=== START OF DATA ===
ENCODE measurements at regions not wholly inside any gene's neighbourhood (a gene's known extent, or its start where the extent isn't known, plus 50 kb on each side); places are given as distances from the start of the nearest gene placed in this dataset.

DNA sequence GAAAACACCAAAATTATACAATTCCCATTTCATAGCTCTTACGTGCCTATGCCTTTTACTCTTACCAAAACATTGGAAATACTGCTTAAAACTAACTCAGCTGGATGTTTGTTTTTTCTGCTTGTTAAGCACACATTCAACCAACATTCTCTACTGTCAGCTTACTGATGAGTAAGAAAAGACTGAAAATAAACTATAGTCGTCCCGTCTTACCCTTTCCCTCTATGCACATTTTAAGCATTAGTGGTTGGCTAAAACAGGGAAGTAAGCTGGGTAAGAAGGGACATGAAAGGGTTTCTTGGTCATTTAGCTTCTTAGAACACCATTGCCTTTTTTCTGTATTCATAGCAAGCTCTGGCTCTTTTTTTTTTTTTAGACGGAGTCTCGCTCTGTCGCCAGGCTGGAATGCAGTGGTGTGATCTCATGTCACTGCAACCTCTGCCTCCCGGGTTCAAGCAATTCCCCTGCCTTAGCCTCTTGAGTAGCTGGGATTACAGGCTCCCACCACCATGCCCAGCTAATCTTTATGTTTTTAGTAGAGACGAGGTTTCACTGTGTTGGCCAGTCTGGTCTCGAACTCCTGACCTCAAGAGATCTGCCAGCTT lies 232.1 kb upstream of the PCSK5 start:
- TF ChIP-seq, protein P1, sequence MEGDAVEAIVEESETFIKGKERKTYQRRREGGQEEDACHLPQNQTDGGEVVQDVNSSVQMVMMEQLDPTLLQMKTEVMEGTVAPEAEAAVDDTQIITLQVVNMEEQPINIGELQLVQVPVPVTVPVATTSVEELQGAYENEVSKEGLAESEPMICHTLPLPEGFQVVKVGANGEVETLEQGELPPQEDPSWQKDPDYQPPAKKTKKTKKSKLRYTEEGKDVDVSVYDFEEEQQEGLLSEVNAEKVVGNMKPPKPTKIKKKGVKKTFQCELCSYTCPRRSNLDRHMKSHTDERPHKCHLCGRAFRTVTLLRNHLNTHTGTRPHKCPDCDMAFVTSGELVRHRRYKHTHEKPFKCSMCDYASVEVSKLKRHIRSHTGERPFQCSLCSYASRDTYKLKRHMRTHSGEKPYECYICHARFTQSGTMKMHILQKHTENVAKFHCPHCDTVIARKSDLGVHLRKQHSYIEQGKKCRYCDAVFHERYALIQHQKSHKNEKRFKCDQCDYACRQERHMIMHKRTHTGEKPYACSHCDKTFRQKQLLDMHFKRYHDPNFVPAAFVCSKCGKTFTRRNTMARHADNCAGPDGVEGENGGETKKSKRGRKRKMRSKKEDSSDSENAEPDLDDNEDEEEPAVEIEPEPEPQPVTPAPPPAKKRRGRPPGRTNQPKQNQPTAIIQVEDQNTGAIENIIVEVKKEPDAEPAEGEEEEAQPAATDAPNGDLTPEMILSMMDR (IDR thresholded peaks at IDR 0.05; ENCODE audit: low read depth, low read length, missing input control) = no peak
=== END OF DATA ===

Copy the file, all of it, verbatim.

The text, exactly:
ENCODE measurements at regions not wholly inside any gene's neighbourhood (a gene's known extent, or its start where the extent isn't known, plus 50 kb on each side); places are given as distances from the start of the nearest gene placed in this dataset.

DNA sequence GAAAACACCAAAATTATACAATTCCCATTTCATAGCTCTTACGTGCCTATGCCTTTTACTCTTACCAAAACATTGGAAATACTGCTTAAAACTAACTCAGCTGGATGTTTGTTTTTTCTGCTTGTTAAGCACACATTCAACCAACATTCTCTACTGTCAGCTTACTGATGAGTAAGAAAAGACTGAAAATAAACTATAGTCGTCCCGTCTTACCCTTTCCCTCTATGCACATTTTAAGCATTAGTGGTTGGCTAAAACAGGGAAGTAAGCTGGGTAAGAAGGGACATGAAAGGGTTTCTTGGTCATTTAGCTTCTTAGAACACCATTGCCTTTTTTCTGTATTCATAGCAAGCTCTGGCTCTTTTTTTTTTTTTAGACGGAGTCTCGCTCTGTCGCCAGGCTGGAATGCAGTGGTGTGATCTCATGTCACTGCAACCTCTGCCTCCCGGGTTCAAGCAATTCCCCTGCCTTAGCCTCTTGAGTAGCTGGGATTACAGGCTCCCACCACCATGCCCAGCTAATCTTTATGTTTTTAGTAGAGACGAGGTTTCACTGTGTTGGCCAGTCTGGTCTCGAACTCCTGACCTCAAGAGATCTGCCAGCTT lies 232.1 kb upstream of the PCSK5 start:
- TF ChIP-seq, protein P1, sequence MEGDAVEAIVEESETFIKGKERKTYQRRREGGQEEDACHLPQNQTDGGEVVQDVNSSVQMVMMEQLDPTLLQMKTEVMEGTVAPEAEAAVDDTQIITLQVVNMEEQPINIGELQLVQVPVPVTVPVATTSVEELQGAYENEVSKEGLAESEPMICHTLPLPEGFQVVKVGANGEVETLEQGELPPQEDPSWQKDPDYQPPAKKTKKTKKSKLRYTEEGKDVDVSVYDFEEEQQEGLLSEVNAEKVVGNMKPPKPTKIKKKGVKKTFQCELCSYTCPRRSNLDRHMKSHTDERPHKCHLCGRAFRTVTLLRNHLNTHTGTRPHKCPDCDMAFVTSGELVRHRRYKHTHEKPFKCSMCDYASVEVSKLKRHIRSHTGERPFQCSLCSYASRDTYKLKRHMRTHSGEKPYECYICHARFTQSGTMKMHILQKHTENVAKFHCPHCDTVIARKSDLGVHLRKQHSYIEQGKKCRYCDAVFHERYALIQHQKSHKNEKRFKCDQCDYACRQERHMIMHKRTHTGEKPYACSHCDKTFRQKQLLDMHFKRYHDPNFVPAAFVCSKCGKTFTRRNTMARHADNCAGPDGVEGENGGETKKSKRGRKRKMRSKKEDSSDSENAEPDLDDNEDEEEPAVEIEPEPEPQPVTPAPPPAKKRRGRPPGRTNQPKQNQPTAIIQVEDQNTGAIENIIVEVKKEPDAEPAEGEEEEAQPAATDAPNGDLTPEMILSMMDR (IDR thresholded peaks at IDR 0.05; ENCODE audit: low read depth, low read length, missing input control) = no peak